Helen Hunt Jackson
- In 1881 Helen Hunt Jackson publishes A Century of Dishonor, the first detailed examination of the federal government’s treatment of Native Americans in the West.
- Her findings shock the nation with proof that empty promises, broken treaties and brutality helped pave the way for white pioneers.
- With the assistance of Indian agent and entrepreneur Abbot Kinney, Jackson criss-crossed Southern California , documenting the appalling conditions they saw.
- At one point, she hired a law firm to protect the rights of a family of Saboba Indians facing dispossession of their land at the foot of the San Jacinto Mountains.
- The Morrill Act of 1862 was also known as the Land Grant College Act. It was a major boost to higher education in America.
- The grant was originally set up to establish institutions is each state that would educate people in agriculture, home economics, mechanical arts, and other professions that were practical at the time.
- The land-grant act was introduced by a congressman from Vermont named Justin Smith Morrill.
- He envisioned the financing of agricultural and mechanical education. He wanted to assure that education would be available to those in all social classes.
- Ellis Island opened in 1892 as a federal immigration station, a purpose it served for more than 60 years (it closed in 1954).
- Early immigrants came from nations such as England, Ireland, Germany and the Scandinavian countries and constituted the first large wave of immigrants that settled and populated the United States.
- Millions of newly arrived immigrants passed through the station during that time–in fact, it has been estimated that close to 40 percent of all current U.S. citizens can trace at least one of their ancestors to Ellis Island.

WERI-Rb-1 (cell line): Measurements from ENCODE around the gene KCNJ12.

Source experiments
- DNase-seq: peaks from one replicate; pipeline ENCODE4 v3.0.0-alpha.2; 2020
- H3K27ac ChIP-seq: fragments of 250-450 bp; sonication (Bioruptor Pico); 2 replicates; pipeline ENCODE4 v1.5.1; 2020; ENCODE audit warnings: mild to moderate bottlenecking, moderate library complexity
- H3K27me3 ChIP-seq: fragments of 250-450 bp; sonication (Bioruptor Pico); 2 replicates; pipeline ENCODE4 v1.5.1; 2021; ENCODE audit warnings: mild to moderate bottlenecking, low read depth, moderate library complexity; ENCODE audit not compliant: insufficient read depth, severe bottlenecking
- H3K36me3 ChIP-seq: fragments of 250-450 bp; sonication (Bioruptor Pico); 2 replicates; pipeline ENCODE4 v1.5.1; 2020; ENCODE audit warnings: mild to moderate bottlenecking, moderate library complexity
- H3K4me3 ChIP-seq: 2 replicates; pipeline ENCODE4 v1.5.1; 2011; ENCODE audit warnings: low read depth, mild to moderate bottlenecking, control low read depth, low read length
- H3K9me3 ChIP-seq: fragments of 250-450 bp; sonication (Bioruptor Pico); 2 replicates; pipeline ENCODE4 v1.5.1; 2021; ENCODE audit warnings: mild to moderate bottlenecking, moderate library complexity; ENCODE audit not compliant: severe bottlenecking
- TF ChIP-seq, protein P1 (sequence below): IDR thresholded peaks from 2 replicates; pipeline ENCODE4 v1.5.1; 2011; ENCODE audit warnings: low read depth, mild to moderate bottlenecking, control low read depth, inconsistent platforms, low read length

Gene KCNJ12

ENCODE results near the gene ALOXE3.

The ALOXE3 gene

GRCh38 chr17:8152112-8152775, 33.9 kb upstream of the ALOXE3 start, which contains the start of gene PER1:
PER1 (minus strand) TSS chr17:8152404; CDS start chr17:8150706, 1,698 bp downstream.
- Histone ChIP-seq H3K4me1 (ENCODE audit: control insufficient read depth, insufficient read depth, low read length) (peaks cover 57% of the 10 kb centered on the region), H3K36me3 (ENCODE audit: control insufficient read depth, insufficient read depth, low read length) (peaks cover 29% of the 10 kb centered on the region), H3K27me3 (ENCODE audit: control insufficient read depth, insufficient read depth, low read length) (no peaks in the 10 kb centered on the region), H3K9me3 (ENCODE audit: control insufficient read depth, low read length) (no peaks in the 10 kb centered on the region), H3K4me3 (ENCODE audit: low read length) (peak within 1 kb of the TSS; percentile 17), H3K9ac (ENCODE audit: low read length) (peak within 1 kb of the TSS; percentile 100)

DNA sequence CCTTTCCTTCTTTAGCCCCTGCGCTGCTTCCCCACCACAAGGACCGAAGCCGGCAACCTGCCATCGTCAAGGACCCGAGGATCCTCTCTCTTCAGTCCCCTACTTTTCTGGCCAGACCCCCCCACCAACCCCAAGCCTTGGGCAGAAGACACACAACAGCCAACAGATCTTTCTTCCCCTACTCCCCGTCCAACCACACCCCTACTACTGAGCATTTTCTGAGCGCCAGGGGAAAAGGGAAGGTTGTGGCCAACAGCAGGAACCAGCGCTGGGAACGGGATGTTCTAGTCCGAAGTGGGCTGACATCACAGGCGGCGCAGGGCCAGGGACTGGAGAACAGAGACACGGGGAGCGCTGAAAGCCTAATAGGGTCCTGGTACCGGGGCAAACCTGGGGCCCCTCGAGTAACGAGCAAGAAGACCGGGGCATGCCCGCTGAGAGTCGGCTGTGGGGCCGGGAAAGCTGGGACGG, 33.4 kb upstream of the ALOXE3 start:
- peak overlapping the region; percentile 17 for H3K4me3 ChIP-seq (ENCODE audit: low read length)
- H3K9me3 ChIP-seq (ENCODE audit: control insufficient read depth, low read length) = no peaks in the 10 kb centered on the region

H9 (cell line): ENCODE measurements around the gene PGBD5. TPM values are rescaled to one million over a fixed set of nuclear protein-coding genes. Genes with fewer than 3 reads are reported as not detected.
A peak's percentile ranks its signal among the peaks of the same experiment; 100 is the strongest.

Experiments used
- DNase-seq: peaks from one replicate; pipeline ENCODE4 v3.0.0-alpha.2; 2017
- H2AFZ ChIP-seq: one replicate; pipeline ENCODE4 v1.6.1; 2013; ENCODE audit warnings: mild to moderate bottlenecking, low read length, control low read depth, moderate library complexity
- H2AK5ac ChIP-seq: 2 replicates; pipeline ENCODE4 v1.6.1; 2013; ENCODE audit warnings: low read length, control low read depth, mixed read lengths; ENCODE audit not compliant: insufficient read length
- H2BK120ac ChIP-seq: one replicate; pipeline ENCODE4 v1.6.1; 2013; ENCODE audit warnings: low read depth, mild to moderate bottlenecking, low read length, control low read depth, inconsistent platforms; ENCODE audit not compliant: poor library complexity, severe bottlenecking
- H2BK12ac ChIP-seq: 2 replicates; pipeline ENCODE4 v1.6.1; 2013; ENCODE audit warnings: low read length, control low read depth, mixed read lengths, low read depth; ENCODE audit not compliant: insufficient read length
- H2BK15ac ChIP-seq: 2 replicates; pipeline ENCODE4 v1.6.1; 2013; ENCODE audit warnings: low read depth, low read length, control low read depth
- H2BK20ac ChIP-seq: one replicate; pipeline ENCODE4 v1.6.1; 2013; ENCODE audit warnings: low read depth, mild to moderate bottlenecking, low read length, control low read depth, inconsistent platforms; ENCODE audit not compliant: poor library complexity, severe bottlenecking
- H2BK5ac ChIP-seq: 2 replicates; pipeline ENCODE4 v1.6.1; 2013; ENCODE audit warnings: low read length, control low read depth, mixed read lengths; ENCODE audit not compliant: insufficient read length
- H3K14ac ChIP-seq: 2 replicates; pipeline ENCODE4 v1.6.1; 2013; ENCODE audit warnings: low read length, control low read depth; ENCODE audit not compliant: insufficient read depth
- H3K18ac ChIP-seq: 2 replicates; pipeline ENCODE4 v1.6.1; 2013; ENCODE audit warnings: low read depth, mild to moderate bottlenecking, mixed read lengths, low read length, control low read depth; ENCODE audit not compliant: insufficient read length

- While there were many reasons to immigrate to America, no reason could be found for what would occur only five years after the Ellis Island Immigration Station opened. During the early morning hours of June 15, 1897, a fire on Ellis Island burned the immigration station completely to the ground.
- No lives were lost, many years of Federal and State immigration records dating back to 1855 burned along with the pine buildings that failed to protect them.
- On February 8, 1887, Congress passed the Dawes Act, named for its author, Senator Henry Dawes of Massachusetts.
- The Dawes Act was meant to allow the government to divide Indian tribal land into lots for Indians.
- To incorporate Native Americans into mainstream society, U.S. citizenship was to be granted to any Native American who chose to live separately from their tribe.
- Land remaining after the land was granted to Native Americans was to be sold on the open market. The Indian reservation system was nearly destroyed by the Dawes Act.
- Each Native American family head was given 320 acres of grazing land or 160 acres of farmland.
- If they were single or an orphan older than 18 then they were given 80 acres. Singles under 18 were given 40 acres of land.
- Prior to the Dawes Act Native American women had more equal roles in society. The Dawes Act made it impossible for a Native American woman to receive the 160 acres they were to be entitled to until she married.